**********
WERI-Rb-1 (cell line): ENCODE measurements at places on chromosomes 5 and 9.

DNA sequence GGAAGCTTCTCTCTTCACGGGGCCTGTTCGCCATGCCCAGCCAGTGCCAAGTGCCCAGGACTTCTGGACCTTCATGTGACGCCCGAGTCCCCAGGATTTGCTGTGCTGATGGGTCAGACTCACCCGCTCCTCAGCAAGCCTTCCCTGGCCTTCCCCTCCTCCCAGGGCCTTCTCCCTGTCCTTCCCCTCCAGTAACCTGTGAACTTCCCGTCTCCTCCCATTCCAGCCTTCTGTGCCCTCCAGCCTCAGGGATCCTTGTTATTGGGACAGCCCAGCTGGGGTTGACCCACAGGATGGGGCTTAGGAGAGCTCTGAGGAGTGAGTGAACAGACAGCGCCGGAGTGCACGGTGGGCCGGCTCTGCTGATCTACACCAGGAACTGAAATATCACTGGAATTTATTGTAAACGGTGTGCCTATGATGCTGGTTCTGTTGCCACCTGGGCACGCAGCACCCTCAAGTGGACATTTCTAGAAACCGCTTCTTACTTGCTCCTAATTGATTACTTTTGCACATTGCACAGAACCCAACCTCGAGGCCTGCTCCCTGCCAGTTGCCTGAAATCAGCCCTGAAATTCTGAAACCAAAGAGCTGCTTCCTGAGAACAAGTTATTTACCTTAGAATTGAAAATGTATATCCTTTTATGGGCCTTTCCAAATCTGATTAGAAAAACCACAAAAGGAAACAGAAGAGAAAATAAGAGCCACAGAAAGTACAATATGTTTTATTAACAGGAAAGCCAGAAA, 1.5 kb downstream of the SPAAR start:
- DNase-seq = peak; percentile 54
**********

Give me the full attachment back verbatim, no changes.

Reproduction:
WERI-Rb-1 (cell line): ENCODE measurements at places on chromosomes 5 and 9.

DNA sequence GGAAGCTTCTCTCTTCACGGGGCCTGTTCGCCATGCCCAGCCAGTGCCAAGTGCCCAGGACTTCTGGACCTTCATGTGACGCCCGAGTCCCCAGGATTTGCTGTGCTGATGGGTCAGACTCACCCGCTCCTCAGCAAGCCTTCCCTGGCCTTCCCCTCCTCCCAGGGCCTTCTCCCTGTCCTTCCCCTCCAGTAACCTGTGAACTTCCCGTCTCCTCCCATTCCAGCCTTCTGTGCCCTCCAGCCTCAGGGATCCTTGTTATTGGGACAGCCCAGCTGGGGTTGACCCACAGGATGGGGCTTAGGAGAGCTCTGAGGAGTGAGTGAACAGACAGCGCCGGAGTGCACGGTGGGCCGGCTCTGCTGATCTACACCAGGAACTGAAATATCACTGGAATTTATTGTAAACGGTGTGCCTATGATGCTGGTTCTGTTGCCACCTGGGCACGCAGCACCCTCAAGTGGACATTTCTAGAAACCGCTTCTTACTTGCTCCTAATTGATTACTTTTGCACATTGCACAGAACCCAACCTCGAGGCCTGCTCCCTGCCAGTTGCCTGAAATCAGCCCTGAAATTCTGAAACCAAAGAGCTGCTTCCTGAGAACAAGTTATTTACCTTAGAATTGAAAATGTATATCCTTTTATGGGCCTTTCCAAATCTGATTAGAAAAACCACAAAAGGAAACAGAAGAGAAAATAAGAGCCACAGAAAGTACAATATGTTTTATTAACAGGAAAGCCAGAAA, 1.5 kb downstream of the SPAAR start:
- DNase-seq = peak; percentile 54